Rheumatoid aortitis: a rarely recognized but clinically significant entity

Ellen M. Gravallese, University of Massachusetts Medical School
Joseph M. Corson, Harvard Medical School
Jonathan S. Coblyn, Harvard Medical School
Geraldine S. Pinkus, Harvard Medical School
Michael E. Weinblatt, Harvard Medical School

At the time of publication, Ellen Gravallese was not yet affiliated with the University of Massachusetts Medical School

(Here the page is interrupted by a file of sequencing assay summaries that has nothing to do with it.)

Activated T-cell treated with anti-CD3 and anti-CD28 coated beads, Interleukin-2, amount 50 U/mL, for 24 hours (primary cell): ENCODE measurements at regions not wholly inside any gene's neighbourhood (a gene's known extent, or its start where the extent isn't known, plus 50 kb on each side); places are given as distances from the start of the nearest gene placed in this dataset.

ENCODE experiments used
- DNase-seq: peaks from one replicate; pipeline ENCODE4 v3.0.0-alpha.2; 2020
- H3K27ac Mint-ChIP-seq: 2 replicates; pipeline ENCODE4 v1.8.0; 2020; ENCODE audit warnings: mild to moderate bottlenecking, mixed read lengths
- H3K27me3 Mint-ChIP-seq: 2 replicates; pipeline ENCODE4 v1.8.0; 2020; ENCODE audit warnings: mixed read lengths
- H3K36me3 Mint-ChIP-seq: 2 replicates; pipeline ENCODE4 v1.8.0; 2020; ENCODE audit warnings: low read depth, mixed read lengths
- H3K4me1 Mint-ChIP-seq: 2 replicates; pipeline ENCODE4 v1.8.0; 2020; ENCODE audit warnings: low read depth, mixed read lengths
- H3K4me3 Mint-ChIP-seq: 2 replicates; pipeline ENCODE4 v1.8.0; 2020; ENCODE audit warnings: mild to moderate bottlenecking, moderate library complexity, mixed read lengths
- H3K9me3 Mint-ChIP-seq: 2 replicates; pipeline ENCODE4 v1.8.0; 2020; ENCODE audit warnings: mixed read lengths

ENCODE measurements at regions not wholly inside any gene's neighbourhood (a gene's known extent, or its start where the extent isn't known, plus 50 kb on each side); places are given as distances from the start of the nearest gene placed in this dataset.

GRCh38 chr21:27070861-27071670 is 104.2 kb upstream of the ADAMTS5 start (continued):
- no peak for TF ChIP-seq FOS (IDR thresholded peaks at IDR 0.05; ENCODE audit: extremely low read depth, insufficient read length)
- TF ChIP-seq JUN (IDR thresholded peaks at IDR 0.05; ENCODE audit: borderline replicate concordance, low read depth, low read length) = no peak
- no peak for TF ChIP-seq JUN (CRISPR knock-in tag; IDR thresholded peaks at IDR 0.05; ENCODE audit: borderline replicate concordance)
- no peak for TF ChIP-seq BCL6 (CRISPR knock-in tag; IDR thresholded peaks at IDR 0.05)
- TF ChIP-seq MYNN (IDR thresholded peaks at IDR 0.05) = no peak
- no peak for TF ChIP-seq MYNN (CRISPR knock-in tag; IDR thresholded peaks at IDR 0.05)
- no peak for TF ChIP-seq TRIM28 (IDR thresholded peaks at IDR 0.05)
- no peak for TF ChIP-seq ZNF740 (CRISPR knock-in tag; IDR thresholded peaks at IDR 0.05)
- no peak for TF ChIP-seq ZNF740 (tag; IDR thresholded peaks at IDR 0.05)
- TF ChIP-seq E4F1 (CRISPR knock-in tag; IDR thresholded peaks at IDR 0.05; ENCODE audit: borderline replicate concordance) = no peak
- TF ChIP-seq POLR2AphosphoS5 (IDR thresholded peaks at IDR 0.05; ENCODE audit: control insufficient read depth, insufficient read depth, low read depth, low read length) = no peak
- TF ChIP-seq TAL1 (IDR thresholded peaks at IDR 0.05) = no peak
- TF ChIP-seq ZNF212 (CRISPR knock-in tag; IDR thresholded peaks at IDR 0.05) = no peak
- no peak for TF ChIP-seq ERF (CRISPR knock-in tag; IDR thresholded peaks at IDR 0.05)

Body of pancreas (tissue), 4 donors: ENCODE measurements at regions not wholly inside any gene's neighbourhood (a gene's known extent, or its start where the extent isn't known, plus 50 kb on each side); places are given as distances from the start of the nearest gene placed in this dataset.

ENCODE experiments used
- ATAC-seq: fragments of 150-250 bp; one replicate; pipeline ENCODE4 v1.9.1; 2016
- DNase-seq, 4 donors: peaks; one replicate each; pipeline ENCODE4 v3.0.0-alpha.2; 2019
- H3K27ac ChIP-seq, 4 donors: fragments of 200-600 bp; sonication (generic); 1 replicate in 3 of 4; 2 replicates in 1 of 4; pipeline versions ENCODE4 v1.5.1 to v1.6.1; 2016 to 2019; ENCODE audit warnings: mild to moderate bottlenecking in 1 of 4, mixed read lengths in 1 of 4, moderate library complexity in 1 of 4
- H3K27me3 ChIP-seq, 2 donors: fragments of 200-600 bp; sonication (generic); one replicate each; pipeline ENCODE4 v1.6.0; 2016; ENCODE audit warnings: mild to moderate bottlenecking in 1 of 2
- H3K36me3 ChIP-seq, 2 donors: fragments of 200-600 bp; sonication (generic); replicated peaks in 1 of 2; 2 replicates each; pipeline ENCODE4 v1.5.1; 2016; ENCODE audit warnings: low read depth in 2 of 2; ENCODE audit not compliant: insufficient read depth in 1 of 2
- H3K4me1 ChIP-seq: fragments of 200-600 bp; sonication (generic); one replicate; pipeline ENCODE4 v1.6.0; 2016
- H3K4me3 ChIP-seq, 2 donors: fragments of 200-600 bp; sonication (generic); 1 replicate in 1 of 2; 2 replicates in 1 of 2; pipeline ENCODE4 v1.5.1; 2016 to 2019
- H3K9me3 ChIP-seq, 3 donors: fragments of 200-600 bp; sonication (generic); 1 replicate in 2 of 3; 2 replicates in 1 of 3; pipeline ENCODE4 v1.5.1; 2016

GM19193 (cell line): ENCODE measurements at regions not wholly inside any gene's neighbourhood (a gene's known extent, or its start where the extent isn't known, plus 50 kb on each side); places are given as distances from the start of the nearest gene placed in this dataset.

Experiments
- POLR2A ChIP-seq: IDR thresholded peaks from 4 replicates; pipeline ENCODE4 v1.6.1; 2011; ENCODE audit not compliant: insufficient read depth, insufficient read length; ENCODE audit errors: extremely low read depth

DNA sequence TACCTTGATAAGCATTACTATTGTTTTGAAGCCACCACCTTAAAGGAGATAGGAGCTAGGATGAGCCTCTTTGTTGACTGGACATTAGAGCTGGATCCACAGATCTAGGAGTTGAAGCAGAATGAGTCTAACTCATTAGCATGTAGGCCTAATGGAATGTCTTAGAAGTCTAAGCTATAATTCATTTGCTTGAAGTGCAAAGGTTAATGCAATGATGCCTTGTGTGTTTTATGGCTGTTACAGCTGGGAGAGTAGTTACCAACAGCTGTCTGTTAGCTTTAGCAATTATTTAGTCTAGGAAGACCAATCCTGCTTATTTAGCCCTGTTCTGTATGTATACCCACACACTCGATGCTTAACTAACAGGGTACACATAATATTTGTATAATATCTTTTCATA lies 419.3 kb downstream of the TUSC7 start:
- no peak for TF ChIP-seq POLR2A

Aortitis as a feature of rheumatoid arthritis is considered rare. We have, however, identified 10 patients with aortitis from among 188 consecutive autopsy cases of rheumatoid arthritis. There were 5 men and 5 women with a mean duration of rheumatoid arthritis of 9.6 years. Nine were rheumatoid factor positive and had associated nodules. In addition to standard treatment regimens, 9 patients received corticosteroids. Although involvement of the thoracic aorta was most common, involvement of both the thoracic and abdominal aorta was present in 4 cases. Two patients had aneurysmal dilatation of the thoracic aorta and 1 of the abdominal aorta. Microscopic features of aortitis included necrosis of medial smooth muscle and elastica, with an inflammatory infiltrate comprising primarily lymphocytes and plasma cells. A panmural aortitis was seen in 3 cases. Rheumatoid granulomas were noted in the aortic wall in 5. The diagnosis of aortitis was not made until autopsy in any case. Aortitis was hemodynamically significant in 3 patients. Two had congestive heart failure secondary to thoracic aortitis and aortic valvulitis, and 1 had rupture of an abdominal aortic aneurysm at a site involved by aortitis. Seven patients had rheumatoid vasculitis with a mean of 10 organs involved. Six of these died of complications directly related to vasculitis, including 4 patients with coronary arteritis and associated myocardial infarction. Aortitis can be a feature of severe rheumatoid arthritis and is often associated with rheumatoid vasculitis. Hemodynamic compromise does occur and may be fatal.